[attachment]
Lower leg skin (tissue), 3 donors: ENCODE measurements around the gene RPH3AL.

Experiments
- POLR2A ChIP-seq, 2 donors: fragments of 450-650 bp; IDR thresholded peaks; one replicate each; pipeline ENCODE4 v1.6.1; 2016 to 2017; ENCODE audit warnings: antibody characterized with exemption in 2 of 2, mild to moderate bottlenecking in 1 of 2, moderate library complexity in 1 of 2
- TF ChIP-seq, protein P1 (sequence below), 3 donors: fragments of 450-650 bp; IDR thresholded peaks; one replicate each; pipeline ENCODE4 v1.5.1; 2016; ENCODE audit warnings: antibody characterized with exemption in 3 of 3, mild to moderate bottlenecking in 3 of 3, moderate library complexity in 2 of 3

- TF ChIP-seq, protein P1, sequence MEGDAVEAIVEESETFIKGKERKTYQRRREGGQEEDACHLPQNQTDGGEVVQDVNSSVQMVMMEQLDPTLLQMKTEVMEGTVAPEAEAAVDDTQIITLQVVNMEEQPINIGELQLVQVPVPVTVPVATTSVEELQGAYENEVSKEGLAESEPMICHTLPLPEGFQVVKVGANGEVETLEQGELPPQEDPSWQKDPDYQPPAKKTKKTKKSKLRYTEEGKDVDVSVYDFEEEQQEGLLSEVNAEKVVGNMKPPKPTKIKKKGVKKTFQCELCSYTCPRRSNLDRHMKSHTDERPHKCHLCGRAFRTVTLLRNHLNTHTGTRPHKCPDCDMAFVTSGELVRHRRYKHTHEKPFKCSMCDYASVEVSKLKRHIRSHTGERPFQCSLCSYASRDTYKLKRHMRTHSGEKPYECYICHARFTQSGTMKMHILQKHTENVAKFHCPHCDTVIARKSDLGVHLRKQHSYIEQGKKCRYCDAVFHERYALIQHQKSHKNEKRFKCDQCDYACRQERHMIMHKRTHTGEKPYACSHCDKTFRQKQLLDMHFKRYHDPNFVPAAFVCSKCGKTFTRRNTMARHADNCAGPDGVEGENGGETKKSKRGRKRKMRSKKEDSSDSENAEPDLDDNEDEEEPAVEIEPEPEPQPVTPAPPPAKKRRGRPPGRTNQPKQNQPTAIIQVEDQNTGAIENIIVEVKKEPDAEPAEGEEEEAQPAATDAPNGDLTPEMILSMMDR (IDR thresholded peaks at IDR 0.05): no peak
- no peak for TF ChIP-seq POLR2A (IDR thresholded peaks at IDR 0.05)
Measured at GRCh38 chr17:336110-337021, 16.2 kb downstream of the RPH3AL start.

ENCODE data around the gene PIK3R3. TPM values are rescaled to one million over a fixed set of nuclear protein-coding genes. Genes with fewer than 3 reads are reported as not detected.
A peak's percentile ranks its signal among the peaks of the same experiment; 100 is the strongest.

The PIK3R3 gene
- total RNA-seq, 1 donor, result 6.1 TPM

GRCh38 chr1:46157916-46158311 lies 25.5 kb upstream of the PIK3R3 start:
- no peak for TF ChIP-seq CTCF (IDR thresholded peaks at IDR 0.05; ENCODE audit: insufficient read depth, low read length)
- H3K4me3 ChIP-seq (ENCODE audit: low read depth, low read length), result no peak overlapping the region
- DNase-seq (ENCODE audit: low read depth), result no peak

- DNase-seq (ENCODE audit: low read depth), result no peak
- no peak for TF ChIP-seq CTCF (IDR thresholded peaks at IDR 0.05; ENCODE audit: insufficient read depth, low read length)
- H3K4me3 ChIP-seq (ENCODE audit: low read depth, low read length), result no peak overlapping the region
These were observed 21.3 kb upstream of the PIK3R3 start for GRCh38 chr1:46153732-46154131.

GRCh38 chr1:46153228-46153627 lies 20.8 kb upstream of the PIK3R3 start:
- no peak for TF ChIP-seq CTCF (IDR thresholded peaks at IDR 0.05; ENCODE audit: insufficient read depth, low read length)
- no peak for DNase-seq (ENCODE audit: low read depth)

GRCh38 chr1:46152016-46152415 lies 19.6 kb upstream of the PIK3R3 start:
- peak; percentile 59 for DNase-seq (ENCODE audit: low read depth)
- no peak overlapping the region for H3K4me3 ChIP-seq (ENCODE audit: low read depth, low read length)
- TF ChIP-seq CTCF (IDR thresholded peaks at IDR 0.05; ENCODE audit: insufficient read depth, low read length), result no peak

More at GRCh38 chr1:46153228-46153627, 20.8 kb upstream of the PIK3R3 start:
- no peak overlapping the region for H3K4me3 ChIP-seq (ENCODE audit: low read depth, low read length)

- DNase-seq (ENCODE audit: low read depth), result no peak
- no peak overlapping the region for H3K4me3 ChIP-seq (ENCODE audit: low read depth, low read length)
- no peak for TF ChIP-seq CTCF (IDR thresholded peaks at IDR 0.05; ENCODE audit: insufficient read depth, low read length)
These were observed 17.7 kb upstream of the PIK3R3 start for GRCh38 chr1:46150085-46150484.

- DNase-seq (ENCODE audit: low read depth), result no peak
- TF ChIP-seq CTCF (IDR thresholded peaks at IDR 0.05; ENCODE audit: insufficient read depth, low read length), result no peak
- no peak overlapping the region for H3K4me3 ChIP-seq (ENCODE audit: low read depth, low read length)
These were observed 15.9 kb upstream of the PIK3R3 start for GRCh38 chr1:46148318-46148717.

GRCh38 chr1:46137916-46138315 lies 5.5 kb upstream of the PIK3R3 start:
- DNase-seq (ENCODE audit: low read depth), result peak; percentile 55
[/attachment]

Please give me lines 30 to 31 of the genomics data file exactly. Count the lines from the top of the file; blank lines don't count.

- no peak overlapping the region for H3K4me3 ChIP-seq (ENCODE audit: low read depth, low read length)
- no peak for TF ChIP-seq CTCF (IDR thresholded peaks at IDR 0.05; ENCODE audit: insufficient read depth, low read length)